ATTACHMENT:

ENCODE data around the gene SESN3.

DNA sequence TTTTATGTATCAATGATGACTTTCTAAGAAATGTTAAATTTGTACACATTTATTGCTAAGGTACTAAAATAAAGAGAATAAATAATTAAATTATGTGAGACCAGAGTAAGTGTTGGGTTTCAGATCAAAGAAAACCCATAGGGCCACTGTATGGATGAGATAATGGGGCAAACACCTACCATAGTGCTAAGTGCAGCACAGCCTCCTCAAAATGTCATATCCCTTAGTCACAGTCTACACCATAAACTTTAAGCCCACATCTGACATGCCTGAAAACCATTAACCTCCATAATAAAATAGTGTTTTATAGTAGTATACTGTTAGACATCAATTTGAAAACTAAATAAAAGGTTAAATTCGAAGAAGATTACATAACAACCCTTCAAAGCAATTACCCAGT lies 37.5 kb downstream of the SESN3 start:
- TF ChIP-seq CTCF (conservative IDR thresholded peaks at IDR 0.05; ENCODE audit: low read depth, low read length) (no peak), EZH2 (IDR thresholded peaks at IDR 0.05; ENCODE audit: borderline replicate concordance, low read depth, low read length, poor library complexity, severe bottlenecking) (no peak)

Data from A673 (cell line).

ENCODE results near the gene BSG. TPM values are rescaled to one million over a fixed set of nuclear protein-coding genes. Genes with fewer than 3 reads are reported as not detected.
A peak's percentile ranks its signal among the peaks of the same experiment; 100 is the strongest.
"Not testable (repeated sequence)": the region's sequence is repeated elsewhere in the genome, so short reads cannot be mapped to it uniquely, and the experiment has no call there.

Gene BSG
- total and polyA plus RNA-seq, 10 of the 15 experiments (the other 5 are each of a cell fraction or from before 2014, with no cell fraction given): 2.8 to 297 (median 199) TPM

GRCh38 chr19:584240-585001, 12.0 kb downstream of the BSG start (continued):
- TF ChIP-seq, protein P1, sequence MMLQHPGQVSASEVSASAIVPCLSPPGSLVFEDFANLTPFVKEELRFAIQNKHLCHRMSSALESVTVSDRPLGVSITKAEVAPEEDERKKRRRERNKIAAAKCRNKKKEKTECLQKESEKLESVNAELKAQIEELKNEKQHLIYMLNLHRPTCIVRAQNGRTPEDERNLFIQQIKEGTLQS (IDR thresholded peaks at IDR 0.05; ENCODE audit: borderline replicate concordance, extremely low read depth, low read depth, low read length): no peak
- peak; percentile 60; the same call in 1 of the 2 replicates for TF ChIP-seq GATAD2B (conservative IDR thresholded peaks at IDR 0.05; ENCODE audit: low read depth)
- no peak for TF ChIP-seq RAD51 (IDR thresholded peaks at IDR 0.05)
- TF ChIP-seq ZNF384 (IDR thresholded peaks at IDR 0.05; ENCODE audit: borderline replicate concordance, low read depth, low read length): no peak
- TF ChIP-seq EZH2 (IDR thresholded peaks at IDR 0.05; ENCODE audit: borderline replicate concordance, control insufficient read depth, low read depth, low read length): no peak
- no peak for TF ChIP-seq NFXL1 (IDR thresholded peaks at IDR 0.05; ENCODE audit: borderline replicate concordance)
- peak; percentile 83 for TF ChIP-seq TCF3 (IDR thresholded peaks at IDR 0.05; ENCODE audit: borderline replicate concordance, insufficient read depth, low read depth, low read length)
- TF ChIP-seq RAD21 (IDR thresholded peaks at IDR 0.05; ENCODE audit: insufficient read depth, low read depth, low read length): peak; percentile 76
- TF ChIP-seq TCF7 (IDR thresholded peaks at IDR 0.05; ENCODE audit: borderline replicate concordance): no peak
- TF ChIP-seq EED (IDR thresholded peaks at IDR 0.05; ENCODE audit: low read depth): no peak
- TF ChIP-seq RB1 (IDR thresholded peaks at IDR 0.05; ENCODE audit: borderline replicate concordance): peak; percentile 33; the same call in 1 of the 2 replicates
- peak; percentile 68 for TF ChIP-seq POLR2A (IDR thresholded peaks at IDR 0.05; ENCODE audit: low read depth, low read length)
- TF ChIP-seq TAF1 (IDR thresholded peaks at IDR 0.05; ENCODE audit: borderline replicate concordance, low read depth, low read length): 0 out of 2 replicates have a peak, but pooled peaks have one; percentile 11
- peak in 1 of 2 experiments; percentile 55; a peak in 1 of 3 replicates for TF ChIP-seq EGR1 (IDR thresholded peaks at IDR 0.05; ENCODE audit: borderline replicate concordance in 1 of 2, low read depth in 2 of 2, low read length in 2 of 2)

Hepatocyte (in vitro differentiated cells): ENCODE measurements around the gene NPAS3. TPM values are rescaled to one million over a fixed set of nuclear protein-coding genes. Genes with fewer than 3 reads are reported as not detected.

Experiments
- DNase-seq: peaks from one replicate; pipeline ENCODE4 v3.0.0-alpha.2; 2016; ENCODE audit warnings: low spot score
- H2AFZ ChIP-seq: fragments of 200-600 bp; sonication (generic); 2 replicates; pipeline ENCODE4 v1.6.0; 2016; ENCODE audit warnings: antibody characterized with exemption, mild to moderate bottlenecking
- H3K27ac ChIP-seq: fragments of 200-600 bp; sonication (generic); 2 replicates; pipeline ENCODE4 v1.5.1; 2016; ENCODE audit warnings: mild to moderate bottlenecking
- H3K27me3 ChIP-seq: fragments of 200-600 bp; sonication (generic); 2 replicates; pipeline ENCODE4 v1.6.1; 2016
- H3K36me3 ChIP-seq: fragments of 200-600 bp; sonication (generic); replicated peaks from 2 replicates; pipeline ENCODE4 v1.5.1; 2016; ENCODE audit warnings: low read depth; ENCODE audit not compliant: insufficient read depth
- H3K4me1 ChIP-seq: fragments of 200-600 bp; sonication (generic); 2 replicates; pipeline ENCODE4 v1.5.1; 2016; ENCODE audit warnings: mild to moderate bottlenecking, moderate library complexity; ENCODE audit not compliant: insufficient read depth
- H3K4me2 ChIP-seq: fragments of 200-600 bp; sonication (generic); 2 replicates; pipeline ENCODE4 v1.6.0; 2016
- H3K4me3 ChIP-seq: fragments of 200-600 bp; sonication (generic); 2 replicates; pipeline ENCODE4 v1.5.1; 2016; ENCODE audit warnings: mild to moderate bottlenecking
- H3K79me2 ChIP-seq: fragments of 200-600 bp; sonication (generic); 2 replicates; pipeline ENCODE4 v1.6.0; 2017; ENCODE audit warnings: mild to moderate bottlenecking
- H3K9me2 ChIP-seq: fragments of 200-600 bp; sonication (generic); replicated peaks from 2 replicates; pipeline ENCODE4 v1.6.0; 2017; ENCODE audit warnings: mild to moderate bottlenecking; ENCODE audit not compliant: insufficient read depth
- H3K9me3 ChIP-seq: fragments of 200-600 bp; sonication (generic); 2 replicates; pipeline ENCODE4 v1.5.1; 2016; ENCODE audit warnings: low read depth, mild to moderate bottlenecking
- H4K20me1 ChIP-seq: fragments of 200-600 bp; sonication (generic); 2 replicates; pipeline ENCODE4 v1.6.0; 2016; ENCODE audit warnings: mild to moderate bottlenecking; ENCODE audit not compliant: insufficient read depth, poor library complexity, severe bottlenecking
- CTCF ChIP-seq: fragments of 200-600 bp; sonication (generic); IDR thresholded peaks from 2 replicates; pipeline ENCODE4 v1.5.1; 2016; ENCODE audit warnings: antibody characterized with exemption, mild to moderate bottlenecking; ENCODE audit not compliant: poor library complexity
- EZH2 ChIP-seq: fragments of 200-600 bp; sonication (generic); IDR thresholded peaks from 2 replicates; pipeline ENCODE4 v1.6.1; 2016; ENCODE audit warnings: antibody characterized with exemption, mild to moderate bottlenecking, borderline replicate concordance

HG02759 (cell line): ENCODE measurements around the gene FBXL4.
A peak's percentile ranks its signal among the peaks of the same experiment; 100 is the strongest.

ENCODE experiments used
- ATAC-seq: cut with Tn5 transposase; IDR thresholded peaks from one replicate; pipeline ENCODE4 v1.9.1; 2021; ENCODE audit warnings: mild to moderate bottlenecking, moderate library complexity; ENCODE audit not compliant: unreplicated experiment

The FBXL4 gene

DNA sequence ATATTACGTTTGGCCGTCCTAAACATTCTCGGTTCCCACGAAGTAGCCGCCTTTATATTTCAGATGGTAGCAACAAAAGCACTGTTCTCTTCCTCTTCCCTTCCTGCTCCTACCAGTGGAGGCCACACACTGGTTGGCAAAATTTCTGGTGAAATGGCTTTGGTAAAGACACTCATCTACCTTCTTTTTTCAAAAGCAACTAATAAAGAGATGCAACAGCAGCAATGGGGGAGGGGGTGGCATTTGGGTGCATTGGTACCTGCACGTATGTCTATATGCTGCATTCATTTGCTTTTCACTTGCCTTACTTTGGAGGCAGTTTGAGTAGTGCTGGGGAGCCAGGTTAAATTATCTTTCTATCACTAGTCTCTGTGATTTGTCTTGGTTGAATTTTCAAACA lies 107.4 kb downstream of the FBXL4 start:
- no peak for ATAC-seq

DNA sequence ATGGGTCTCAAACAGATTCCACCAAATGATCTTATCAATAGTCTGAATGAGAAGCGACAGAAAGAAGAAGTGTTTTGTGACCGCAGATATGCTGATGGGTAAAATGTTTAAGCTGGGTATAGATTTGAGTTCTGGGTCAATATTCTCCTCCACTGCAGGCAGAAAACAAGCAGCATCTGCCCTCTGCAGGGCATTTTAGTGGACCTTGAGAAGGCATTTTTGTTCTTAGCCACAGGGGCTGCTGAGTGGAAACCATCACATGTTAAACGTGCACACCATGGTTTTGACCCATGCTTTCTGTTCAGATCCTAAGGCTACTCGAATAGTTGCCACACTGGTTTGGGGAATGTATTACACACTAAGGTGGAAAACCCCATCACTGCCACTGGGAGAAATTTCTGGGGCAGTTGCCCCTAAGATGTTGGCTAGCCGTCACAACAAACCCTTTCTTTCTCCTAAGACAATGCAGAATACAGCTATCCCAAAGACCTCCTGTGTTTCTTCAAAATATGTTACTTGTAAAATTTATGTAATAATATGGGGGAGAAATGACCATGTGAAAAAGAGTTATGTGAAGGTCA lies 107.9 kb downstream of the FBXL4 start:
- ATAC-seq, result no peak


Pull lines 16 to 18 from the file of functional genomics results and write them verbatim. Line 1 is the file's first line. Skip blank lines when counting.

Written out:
- no peak for TF ChIP-seq NFXL1 (IDR thresholded peaks at IDR 0.05; ENCODE audit: borderline replicate concordance)
- peak; percentile 83 for TF ChIP-seq TCF3 (IDR thresholded peaks at IDR 0.05; ENCODE audit: borderline replicate concordance, insufficient read depth, low read depth, low read length)
- TF ChIP-seq RAD21 (IDR thresholded peaks at IDR 0.05; ENCODE audit: insufficient read depth, low read depth, low read length): peak; percentile 76